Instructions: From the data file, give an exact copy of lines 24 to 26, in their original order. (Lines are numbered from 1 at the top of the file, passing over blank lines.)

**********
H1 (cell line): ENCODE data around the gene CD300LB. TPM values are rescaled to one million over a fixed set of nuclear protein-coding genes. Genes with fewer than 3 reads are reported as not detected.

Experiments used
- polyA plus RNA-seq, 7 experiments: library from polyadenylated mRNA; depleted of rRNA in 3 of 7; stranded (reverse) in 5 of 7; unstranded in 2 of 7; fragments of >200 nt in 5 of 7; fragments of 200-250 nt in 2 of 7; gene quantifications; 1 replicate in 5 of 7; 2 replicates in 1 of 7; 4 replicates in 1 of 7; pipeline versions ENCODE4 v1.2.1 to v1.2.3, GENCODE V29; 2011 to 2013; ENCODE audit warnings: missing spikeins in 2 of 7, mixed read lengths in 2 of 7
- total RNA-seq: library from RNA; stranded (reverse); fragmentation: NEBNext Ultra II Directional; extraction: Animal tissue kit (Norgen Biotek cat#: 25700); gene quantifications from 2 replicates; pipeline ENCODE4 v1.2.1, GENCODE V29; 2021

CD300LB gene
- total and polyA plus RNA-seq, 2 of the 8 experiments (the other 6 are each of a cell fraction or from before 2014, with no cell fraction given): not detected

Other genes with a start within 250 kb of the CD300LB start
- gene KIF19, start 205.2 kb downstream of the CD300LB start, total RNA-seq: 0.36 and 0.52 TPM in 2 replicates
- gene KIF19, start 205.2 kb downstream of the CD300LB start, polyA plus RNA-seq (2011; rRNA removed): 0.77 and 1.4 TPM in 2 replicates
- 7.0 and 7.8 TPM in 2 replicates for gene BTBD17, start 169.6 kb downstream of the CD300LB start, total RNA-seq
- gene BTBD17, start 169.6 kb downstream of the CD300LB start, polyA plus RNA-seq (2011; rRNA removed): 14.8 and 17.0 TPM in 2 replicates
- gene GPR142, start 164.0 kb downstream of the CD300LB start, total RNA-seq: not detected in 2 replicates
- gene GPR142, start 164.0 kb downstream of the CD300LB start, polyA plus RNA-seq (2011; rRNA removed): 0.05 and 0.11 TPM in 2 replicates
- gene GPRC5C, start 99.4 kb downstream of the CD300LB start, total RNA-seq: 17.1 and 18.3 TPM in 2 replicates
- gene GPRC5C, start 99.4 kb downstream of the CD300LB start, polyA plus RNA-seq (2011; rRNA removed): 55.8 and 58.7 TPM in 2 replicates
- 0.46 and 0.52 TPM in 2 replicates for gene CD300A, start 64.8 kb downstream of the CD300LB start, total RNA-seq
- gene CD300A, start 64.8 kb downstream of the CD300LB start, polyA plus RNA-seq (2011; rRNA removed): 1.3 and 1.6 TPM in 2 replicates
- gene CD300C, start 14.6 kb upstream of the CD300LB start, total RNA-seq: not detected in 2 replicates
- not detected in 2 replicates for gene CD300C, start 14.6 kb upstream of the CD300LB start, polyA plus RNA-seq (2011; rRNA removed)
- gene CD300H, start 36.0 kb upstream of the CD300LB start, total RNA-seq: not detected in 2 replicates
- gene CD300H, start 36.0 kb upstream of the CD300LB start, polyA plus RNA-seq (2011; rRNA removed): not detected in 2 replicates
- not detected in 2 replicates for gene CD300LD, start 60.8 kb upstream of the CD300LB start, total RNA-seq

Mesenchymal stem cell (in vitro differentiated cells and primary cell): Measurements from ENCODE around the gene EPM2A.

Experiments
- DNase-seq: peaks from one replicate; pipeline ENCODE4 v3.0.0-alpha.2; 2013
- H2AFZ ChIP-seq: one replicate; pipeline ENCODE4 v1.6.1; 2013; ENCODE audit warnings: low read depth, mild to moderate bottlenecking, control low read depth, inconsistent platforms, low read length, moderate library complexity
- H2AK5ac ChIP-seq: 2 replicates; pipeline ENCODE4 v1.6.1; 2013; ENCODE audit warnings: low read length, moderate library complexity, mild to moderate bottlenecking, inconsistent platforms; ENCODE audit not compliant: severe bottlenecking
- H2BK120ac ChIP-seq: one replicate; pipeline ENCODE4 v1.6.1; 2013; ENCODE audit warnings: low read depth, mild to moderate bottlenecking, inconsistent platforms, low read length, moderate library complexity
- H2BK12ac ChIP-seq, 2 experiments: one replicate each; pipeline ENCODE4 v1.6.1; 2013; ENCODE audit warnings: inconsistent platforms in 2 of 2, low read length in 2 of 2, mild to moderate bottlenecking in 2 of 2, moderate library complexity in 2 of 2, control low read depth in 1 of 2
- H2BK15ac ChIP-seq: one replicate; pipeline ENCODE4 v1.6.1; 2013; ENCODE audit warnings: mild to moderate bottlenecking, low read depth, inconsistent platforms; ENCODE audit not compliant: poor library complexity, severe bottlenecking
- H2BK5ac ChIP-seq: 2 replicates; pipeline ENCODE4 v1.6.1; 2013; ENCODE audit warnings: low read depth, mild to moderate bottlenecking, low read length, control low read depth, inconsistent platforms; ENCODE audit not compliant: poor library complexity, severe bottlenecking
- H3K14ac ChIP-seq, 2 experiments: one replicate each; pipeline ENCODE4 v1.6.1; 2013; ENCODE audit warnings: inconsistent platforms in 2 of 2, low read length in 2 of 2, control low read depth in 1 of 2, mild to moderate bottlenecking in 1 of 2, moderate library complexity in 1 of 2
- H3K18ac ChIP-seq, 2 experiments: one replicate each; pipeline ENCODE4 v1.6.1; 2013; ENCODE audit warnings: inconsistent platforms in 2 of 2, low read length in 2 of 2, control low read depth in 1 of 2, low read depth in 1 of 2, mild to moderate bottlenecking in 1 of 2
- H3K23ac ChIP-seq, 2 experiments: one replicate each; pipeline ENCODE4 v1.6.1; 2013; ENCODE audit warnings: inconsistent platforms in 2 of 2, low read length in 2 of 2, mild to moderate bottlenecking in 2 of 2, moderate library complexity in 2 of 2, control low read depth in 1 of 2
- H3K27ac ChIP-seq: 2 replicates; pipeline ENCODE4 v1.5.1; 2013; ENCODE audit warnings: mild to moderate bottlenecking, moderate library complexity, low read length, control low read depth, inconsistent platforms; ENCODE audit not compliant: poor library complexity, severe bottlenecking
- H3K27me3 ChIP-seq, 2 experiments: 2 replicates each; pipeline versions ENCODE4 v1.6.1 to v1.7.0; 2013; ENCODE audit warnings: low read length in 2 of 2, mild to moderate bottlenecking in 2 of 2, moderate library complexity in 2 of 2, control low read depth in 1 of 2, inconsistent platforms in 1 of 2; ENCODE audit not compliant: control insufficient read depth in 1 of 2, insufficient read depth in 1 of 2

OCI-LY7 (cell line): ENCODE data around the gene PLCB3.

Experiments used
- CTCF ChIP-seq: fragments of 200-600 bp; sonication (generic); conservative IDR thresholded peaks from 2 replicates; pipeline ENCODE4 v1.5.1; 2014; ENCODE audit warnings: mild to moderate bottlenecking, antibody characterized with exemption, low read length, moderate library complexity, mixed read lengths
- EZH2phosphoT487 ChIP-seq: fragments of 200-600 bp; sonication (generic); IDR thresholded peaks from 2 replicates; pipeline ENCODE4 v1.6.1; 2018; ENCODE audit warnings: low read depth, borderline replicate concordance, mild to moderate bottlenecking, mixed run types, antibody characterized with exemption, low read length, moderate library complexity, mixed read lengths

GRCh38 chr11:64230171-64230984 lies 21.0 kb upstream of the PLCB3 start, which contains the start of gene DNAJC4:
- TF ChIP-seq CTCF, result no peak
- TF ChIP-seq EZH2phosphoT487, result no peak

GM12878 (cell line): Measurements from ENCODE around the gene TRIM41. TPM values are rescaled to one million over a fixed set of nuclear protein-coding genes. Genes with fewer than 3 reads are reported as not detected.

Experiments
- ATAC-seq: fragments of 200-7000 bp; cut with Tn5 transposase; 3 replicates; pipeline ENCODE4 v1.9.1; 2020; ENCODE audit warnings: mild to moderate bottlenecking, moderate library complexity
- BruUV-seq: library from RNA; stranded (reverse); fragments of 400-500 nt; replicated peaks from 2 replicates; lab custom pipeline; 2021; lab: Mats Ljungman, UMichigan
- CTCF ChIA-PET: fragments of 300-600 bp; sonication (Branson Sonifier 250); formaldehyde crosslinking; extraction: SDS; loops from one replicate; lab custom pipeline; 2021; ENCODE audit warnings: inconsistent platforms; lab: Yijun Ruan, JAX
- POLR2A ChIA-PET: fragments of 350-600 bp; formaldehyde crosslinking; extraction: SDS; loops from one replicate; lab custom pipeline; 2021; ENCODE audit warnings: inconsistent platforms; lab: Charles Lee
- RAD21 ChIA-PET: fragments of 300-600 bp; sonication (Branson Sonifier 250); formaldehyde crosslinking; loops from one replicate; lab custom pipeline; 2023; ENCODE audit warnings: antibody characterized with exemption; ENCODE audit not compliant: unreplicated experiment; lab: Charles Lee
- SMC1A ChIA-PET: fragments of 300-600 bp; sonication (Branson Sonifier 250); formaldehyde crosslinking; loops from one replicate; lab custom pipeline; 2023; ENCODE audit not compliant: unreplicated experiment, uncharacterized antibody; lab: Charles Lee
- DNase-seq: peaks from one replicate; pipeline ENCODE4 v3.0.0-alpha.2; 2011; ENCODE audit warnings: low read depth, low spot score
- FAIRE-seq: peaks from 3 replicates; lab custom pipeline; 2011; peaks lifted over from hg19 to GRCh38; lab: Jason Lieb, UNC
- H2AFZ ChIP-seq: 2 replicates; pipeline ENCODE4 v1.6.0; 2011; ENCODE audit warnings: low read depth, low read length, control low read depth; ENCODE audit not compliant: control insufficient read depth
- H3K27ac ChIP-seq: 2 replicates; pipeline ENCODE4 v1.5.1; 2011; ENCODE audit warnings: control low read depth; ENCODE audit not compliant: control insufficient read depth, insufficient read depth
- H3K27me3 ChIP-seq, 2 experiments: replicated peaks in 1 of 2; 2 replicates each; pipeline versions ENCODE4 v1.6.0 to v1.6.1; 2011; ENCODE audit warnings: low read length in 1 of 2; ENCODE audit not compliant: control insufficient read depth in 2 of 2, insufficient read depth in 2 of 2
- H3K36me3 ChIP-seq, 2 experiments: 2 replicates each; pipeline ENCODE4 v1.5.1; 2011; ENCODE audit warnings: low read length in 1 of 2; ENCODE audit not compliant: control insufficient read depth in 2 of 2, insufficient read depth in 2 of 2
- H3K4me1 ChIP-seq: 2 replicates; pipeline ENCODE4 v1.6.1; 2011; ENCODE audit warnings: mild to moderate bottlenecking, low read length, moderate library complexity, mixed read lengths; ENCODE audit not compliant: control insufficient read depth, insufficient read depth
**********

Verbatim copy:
Experiments
- DNase-seq: peaks from one replicate; pipeline ENCODE4 v3.0.0-alpha.2; 2013
- H2AFZ ChIP-seq: one replicate; pipeline ENCODE4 v1.6.1; 2013; ENCODE audit warnings: low read depth, mild to moderate bottlenecking, control low read depth, inconsistent platforms, low read length, moderate library complexity